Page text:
Scientists Say They'll Plant 1 Billion Trees by 2028 Using Drones Which Plant Pods Filled with 'Secret' Ingredients

Canadian scientists plan to help tackle climate change by using drones to plant one billion trees by 2028.

The team behind the Flash Forest reforestation company say they have developed drone technology which maps out the best areas for planting trees which drink up the most carbon dioxide, with an average density of 2,000 per hectare.

One drone operator has the potential to plant 100,000 seed pods per day, they claim. Flash Forest hopes to offset carbon emissions "enough to have a significant and measurable impact on climate change within the next decade."

According to their KickStarter page, the company uses a pneumatic machine attached to a drone to plant the pods. Each vessel contains three germinated seeds as well as other species which support the area, a fungus called mycorrhizae which helps plants to develop, fertilizers, and other "secret" ingredients. After planting, a spray drone will cover the area with nutrients such as nitrogen to help the seedlings grow. A mapping drone is later sent out to monitor their progress.

The science and engineering graduates behind the project claim their methods are 10 times faster and 20 percent cheaper than normal tree planting techniques. They hope this will enable them to efficiently target areas which have been harvested and ravaged by wild fires.

On their website, Flash Forest cite the International Panel of Climate Change warning that we have only 10 years "to reverse climate change and prevent catastrophic run-away effects on our species and civilization." The amount of carbon dioxide released by humans has been increasing since the pre-industrial era, hitting 34 billion tons in 2018, and is more than can be naturally absorbed, the scientists say.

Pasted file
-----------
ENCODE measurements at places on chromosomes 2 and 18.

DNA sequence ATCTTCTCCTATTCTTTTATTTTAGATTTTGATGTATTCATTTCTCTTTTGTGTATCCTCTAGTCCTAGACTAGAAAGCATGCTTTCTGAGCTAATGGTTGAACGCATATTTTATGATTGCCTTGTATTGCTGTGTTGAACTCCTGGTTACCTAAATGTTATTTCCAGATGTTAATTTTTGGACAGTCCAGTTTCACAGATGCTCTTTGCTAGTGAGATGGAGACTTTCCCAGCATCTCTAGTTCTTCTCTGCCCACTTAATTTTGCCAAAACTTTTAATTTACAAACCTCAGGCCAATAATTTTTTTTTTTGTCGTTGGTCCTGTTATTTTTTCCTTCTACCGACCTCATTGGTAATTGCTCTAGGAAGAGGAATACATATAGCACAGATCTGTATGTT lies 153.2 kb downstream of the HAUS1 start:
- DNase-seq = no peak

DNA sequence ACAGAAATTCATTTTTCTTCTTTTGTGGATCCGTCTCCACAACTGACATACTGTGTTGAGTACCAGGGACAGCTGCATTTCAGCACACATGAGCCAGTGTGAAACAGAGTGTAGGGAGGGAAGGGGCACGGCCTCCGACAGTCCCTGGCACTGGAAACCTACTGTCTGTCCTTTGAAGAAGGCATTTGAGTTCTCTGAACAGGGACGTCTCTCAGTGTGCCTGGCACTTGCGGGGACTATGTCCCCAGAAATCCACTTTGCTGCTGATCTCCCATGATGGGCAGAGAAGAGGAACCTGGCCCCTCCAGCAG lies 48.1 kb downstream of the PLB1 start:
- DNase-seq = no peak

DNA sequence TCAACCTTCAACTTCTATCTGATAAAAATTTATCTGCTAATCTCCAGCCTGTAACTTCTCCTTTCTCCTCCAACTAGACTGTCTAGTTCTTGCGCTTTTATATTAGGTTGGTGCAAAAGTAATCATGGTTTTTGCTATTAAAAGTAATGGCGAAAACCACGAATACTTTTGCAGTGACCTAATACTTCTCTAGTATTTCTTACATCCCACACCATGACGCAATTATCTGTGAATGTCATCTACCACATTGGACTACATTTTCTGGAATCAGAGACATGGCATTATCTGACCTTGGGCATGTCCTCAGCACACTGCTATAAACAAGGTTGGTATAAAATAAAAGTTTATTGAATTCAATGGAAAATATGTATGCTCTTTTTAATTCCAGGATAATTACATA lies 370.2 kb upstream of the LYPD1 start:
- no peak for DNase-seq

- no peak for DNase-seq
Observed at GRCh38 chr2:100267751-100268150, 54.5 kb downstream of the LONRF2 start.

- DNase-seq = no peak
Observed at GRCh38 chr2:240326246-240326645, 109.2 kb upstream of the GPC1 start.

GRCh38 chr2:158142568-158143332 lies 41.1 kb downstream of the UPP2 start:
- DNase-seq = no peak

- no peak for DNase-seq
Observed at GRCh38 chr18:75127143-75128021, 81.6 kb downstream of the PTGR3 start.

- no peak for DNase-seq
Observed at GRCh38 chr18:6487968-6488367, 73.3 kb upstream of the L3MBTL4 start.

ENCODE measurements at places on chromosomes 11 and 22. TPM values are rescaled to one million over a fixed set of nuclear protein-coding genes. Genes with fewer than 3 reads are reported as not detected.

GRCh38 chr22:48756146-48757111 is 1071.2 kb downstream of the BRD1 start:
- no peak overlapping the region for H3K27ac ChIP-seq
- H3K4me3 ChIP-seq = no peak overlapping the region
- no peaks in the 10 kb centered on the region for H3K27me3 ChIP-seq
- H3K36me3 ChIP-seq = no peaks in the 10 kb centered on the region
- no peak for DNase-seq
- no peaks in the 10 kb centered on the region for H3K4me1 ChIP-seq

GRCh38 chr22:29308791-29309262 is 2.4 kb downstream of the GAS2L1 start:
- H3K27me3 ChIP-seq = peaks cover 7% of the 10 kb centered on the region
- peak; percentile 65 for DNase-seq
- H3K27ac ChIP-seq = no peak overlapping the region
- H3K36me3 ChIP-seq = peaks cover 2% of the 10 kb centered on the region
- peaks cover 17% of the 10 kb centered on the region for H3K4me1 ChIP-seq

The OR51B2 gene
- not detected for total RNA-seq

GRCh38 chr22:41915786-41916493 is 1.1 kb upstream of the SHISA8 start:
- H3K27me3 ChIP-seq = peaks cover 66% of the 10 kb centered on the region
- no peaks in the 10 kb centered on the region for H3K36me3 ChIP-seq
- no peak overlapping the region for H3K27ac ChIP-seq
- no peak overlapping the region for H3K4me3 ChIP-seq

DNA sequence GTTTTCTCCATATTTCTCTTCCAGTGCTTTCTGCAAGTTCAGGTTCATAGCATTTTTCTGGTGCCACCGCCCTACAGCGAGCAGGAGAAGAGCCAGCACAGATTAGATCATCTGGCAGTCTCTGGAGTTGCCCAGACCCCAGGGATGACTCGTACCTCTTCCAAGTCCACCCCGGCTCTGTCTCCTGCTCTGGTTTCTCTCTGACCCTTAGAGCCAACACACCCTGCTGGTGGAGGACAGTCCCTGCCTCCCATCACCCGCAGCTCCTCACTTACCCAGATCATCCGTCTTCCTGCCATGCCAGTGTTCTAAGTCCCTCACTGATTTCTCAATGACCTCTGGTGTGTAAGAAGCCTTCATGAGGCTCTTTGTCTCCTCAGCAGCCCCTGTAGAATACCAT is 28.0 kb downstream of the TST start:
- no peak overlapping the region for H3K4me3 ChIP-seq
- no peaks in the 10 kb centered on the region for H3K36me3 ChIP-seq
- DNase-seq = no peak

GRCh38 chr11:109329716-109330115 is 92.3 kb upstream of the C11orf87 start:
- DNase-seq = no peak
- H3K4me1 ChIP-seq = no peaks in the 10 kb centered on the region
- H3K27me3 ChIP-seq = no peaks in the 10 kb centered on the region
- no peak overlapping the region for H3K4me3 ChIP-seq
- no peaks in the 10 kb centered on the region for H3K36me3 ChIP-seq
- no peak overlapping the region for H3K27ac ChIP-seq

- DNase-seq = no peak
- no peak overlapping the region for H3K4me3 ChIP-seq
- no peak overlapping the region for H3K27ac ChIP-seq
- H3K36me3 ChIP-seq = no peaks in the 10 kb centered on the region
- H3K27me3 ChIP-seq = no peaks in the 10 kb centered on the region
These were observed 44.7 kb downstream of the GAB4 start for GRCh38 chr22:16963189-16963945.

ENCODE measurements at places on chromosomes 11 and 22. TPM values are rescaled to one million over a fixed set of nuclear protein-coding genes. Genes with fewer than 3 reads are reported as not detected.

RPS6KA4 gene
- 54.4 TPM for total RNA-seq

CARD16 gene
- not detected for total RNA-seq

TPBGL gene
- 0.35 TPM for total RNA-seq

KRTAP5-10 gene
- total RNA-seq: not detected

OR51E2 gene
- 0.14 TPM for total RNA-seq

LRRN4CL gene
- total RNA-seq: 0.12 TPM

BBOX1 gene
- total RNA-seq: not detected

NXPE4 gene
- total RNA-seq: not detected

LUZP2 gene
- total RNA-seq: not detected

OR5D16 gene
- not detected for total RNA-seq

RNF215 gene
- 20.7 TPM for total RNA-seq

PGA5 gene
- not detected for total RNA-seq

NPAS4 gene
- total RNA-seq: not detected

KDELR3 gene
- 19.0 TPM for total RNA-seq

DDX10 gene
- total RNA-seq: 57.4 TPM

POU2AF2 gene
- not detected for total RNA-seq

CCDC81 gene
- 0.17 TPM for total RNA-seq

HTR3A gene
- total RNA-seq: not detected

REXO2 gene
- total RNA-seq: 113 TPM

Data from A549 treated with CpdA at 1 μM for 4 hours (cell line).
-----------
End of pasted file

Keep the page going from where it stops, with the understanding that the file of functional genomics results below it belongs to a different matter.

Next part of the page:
What's more, the planet loses 13 billion trees per year but regains less than half, according to the team. They state planting trees is the "fastest and cheapest" way to sequester carbon, as a tree soaks up over 40 pounds of CO2 per year on average.

Founded at the start of last year, in August 2019 Flash Forest completed their first pilot test in Southern Ontario where they used what they called their "manual firing mechanism" to plant over 100 pods of White Pine, White Birch, White Spruce, and Red Maple trees. The seeds have since sprouted, they say.

A second project in September saw the group use a drone to plant 1,033 pods. And in October, Flash Forest achieved a new high by planting 165 trees in three minutes. Over the course of two days, they deposited over 2,000 trees of seven species in Southern Ontario.

So far, they have planted 469 White Spruce, 344 White Pine, around 327 Blue Spruce, 225 Red Maple, 790 White Birch, 621 Sugar Maple, 131 Douglas Fir, and 199 Balsam Fir, according to their website.

Their ambitious program comes at a time when climate change, and related issues like deforestation, are considered among the most important of our time.

Last summer, the Amazon hit international headlines as the world's largest rainforest and vital carbon sink suffered the effects of fires and deforestation. According to an editorial in the journal Science Advances, the rainforest has started to self-destruct, but a "major reforestation project" could save it.

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A stock image shows trees in a forest. Getty